As a result, the emulator became the most useful tool that we have against that attack, allowing us to essentially "let the virus decrypt itself" and then we can see what's underneath (the attack against that is obviously metamorphism, and the simplest implementation is at the source level rather than post-compilation).

So, in short, the answer is generally "we don't anymore". That is, we tend to no longer detect the polymorphic engine itself. There are of course exceptions to that, but they are few and far between these days.

  • Thank you for the explanation, it makes sense now. I was just going to ask a follow up question on server-side polymorphism but your answer already explained it.
    – shebaw
    Commented Jun 5, 2013 at 3:18

Short answer: AV scanners does not use signatures for polymorphic samples. They use generic detection code.

Long answer: Polymorphic malware makes the code look different for different generations. Talking about file infectors (Sality and Virut), a generation is considered when a new file is infected. If sample A infects B, C and D, then this is the 1st generation. The code in this generation will, more or less, look similar. When samples B, C and D infects new files, E, F and G, then, this will be the 2nd generation, and the code will greatly differ between the 1st and the 2nd generation (depending on the file infector's quality). The same applies to later generations: new generations will be different to previous ones (again, it depends on the quality of the file infector, but is typically true).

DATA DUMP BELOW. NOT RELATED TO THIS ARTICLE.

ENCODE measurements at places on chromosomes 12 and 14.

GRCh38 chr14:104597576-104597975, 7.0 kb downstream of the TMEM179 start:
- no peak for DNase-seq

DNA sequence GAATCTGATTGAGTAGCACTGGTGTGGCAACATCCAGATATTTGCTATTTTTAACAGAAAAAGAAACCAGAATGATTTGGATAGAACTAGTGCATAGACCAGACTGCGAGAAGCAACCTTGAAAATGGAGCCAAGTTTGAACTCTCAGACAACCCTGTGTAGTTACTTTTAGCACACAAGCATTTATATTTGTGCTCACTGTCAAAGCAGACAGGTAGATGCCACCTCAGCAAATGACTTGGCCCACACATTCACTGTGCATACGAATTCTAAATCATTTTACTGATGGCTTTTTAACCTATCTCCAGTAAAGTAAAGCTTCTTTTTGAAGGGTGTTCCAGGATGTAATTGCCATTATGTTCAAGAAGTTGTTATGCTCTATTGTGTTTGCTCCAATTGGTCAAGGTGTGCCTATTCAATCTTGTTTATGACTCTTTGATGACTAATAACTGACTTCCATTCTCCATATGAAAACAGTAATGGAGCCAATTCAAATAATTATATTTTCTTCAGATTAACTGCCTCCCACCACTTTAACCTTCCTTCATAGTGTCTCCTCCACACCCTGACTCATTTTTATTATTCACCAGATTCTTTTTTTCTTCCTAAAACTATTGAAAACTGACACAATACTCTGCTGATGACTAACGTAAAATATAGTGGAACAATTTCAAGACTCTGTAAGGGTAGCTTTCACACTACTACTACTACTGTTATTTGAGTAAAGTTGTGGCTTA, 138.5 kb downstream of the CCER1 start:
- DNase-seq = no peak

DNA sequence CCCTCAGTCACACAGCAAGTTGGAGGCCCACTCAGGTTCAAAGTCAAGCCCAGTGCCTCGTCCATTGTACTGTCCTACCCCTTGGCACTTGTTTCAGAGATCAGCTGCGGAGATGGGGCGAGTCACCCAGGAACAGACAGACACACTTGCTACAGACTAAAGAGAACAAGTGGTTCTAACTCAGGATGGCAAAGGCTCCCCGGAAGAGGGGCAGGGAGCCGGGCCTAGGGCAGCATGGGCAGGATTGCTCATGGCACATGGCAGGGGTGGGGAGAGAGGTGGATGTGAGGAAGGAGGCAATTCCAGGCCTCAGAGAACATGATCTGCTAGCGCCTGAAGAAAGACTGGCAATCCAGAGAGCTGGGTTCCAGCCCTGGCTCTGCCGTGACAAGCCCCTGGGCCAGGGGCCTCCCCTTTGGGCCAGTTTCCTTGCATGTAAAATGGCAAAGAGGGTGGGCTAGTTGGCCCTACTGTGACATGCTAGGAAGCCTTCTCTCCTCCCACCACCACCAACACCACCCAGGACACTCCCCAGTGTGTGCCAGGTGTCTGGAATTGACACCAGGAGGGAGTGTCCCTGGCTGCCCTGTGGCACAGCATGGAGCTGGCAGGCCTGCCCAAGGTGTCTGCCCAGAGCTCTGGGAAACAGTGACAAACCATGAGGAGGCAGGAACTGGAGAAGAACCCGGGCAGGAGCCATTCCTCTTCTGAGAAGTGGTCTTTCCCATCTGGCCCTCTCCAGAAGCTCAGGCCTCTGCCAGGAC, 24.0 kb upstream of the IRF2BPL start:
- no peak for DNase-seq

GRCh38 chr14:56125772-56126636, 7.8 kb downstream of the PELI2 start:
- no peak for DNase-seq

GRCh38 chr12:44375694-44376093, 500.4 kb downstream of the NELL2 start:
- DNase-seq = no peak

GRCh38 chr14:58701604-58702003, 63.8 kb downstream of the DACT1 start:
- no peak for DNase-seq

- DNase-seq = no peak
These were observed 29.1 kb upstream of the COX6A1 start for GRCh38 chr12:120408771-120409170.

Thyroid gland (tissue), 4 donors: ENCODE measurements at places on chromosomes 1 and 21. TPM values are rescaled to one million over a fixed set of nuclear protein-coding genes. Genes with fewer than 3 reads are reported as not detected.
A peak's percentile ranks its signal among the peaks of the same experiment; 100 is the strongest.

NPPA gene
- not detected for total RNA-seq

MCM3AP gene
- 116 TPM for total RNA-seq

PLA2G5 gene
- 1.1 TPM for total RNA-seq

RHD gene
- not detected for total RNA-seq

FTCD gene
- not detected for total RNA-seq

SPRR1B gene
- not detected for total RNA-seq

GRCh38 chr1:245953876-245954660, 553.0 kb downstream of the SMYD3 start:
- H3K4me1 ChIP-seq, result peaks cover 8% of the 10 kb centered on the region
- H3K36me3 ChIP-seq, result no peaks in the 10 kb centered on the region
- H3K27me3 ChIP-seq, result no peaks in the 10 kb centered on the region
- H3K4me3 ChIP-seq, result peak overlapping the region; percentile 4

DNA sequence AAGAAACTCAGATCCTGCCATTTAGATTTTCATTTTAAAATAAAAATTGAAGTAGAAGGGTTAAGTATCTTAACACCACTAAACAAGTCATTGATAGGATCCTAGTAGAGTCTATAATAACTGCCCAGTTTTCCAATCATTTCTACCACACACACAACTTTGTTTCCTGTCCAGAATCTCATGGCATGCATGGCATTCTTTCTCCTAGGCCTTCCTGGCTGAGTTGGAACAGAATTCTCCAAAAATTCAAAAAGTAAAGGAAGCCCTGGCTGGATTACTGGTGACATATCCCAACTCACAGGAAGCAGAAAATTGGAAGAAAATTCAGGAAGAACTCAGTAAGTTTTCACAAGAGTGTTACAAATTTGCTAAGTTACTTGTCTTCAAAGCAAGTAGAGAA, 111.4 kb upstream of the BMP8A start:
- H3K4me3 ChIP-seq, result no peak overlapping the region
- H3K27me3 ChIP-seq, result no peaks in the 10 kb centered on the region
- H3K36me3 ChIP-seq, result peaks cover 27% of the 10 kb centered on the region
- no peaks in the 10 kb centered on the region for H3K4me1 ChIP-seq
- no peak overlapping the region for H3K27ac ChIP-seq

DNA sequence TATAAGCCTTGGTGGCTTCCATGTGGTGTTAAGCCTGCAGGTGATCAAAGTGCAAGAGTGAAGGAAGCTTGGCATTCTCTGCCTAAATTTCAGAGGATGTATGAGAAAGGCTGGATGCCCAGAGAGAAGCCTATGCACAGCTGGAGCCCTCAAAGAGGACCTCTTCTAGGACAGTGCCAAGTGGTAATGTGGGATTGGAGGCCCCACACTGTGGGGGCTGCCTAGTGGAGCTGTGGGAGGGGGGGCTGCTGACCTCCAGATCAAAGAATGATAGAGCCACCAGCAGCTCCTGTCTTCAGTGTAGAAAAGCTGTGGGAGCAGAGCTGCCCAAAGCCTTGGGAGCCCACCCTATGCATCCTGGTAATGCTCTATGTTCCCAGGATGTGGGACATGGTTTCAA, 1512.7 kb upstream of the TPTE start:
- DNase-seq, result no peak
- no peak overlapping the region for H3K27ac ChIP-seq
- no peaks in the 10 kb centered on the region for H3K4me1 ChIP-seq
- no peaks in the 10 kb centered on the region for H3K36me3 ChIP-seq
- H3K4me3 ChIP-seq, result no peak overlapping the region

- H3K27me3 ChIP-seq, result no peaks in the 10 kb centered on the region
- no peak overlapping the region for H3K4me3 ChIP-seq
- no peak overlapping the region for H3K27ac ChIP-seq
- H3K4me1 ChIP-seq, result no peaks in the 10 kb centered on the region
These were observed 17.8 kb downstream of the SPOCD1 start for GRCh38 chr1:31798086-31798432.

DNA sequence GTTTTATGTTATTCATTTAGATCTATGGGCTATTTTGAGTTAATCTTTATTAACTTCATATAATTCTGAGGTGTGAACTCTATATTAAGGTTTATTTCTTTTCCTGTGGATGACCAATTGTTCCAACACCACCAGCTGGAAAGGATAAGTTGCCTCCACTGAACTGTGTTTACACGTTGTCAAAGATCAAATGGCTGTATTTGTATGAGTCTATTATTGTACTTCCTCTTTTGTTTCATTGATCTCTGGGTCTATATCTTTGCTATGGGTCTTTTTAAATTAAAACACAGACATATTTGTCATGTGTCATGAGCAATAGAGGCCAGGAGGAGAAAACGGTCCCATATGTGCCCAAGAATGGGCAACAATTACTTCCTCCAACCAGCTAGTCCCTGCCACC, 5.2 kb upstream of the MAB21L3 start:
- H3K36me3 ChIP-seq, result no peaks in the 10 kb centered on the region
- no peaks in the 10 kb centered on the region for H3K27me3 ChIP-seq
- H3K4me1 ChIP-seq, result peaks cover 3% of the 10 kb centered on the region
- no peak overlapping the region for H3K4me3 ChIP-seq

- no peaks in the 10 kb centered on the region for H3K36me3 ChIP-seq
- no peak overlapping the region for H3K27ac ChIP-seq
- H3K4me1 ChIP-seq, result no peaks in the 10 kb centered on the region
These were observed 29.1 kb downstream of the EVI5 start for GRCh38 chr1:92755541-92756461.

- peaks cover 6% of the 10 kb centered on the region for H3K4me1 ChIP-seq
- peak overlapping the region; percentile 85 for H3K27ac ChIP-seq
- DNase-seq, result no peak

So, if you decide to use a signature based on a stream of bytes or a stream of mnemonics you will only detect one generation, not the malware itself. Except for not so good polymorphic engines.

AV engineers typically write detection code (not signatures) and find evidences of the malware without relaying on the polymorphic code but, rather, on the specific code that doesn't change and/or in the semantics: although the code might appear to be very different it's always doing the same.

The evidences used can be, for example, the following ones:

  • If the entry point is in the last section (like in the case of Sality/Virut).
  • Specific instructions with the same semantics but using different registers (pushing in the stack the original entry point address if the file infector uses EPO).
  • Specific values/offsets that are equal between different generations.

Another approach, not widely used because it's slow and is not enough but itself: